The 31st Infantry remained in reserve through February and March 1942, suffering continuously from starvation and sickness. The men were called upon one last time in early April to counterattack Japanese penetrations of Filipino lines. The Americans were now so weak that many could not make the march into combat. The starving men cautiously probed into the Japanese advance force and stalled the enemy for a short time. With only 800 men remaining and both flanks open and threatened, the regiment was forced to retreat, leaving only small groups of men to fight the last, hopeless delaying actions. The Japanese pushed to the southern reaches of Bataan.
By the time Bataan surrendered on April 9, 1942, the 31st Infantry had been destroyed. It had however, fought to the last and had sustained its motto, Pro Patria (For Country). They buried their colors to keep them out of Japanese hands.
On April 10, 1942 [newspaper erroneously reported May 10] Dick became a Prisoner of War (POW) of the Imperial Japanese Army.
He survived the 60 mile Bataan Death March. The “march” or forcible transfer of 75,000 American and Filipino prisoners of war, was characterized by wide-ranging physical abuse and murder, and resulted in very high fatalities inflicted upon prisoners and civilians alike by the Japanese. Beheading, throat-cutting, and shooting were common causes of death, in addition to death by bayonet, disembowelment, rifle-butt beating, and deliberate starvation or dehydration on the week-long continual march in the tropical heat. Falling down, or inability to continue moving was tantamount to a death sentence, as was any degree of protest. Prisoners were attacked for assisting someone falling due to weakness, or for no reason whatsoever. Trucks were known to drive over those who fell or succumbed to fatigue, and Japanese “clean-up crews” put to death those too weak to continue. The treatment of the American prisoners was characterized by its dehumanization, as the Imperial soldiery felt they were dealing with sub-humans and animals.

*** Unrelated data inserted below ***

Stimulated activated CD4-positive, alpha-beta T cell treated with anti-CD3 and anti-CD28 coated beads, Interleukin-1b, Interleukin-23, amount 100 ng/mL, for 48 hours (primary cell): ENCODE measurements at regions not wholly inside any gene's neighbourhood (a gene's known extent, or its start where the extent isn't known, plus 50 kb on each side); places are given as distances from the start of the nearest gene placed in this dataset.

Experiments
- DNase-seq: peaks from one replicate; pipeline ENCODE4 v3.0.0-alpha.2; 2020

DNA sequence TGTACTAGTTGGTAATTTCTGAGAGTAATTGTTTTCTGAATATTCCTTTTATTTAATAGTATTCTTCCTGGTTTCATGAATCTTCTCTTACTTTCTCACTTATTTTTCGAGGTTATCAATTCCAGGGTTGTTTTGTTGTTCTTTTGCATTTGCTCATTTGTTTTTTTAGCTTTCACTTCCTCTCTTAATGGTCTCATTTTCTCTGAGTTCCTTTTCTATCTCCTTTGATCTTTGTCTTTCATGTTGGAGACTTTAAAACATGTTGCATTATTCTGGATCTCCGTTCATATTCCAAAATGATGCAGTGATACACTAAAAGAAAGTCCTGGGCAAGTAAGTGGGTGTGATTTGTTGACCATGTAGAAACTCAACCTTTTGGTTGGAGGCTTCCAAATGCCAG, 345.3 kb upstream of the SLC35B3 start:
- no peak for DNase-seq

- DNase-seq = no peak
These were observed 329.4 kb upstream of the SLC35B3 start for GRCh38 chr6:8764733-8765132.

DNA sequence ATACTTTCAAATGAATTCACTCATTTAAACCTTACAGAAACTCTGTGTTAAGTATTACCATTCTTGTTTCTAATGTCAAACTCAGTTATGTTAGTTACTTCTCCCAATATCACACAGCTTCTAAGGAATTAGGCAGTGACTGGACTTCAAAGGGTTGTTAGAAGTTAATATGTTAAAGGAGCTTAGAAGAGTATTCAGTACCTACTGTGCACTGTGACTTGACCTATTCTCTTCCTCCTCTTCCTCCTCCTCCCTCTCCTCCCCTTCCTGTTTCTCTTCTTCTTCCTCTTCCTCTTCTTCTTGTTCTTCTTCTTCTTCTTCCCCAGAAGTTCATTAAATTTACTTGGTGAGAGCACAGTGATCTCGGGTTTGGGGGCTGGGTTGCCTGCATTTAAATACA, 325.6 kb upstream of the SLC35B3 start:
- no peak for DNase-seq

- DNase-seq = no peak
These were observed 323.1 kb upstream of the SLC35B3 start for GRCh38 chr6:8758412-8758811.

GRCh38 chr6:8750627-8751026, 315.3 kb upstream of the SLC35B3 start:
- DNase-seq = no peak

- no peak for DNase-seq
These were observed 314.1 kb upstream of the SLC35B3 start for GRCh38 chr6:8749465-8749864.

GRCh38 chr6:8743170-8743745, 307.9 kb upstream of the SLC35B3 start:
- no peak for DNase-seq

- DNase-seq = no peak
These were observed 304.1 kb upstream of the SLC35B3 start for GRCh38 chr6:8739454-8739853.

Once the prisoners arrived in the area of San Fernando, they were crowded into boxcars and taken to Camp O’Donnell located at Capas, in north central Luzon. Packed like sardines, suffocating in the summer heat, and those suffering from dysentery defecating on each other, many died “standing up”. Four hours later they detrained at Capas and were forced to march the remaining distance to Camp O’Donnell.
Here they were housed in Nipa shacks that had formerly been used by the Filipino Army training units. About 1,500 American and 22,000 Filipino prisoners of war died at Camp O’Donnell from starvation, disease and the brutal treatment received at the hands of their captors. Again, Dick survived. The correspondence shown with this article originated at Camp O’Donnell.
On July 6, 1942, all of the American prisoners at Camp O’Donnell were evacuated in small groups to another camp at Cabanatuan, a short distance west of the town by the same name, except for 156 seriously ill patients and 43 officers and men. It was at Cabanatuan the American POWs meet up with their fellow countrymen captured on Corregidor and who fortunately did not have to participate in the Bataan Death March.
Camp O’Donnell, at the time of the evacuation was in an appalling condition. Epidemics of malaria and dysentery were rampant throughout the camp; all members of the camp were suffering from malnutrition as well. There were no medicines other than a few aspirin tablets, a little tape and a few bandages. The sanitary conditions of the camp, were of the crudest form and fashion and more harmful than sanitary.